Any business person will tell you it’s not a question of having money that determines success, but how wisely it is invested. Like any other creature it can separate you from God and from others or it can help you to draw closer to them. Ask Our Lord to help you review your balance sheet and see whether you’re investing in a good and holy life. The returns are out of this world.

Readings: Ezekiel 28:1–10; Deuteronomy 32:26–28, 30, 35c–36b; Matthew 19:23–30. See also 20th Week in Ordinary Time,Tuesday, 8th Week of Ordinary Time, Tuesday, Year II, and 8th Week in Ordinary Time, Tuesday, Year I.

20th Week in Ordinary Time, Sunday, Cycle C

Today’s First and Second Readings show the two extremes in which a believer be found in serving Our Lord by sharing his message: alone and abandoned in the mud at the mercy of evil and injustice, or spurred on by the example and help of a “cloud of witnesses” who show that the path of belief is the right one. We all experience moments in the mud and moments enthused by our faith and that of our fellow believers.

Jeremiah in today’s First Reading was the victim of the very division that Our Lord would later forewarn his disciples, yet Jeremiah in the end was rescued through the intercession of just men. When we face division and strife over transmitting the Gospel we should not become discouraged, because Our Lord suffered such things first, as well as many believers who came before us. In moments of enthusiasm we mustn’t forget that there will be moments of the Cross, but in moments of the Cross we should be bolstered by memories of our moments of enthusiasm.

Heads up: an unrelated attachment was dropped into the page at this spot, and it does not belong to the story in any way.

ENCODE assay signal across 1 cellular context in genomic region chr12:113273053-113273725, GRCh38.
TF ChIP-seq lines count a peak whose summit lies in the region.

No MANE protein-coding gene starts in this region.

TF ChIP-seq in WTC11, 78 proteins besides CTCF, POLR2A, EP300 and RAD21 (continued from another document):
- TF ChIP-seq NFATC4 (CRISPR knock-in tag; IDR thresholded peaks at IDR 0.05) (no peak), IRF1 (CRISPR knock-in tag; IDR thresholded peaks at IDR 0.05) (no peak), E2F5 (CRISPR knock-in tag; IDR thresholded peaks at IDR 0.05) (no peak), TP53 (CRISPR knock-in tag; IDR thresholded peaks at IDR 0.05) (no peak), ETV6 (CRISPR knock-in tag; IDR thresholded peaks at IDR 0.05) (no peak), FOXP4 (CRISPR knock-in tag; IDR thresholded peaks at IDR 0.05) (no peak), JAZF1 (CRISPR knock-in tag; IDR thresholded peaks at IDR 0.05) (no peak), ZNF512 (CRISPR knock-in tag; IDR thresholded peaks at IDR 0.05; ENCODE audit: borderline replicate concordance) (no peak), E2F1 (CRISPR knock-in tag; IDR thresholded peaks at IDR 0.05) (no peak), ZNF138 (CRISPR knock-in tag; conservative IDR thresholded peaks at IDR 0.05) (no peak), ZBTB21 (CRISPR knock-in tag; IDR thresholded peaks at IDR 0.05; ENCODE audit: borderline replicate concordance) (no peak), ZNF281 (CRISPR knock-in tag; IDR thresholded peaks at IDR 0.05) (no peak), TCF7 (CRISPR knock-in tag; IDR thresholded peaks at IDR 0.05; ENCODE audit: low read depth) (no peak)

In all circumstances we need Our Lord’s help, just not in the same way. Let’s ask him to help us in fair weather or foul.

Readings: Jeremiah 38:4–6, 8–10; Psalm 40:2–4, 18; Hebrews 12:1–4; Luke 12:49–53. See also 15th Week in Ordinary Time, Monday, Year II29th Week in Ordinary Time, Thursday, and 15th Week in Ordinary Time, Monday.

 

20th Week in Ordinary Time, Saturday

In today’s Gospel Our Lord makes an admonition to the disciples that for us has become a basic rule of thumb: practice what you preach. All believers are brothers because they all share one Father in Heaven, and they are all disciples because they follow the teachings of one Master, Christ. Through baptism we’ve all received an equal dignity in the eyes of God, and when any member of the Church forgets that, other members of the Church suffer through their bad example.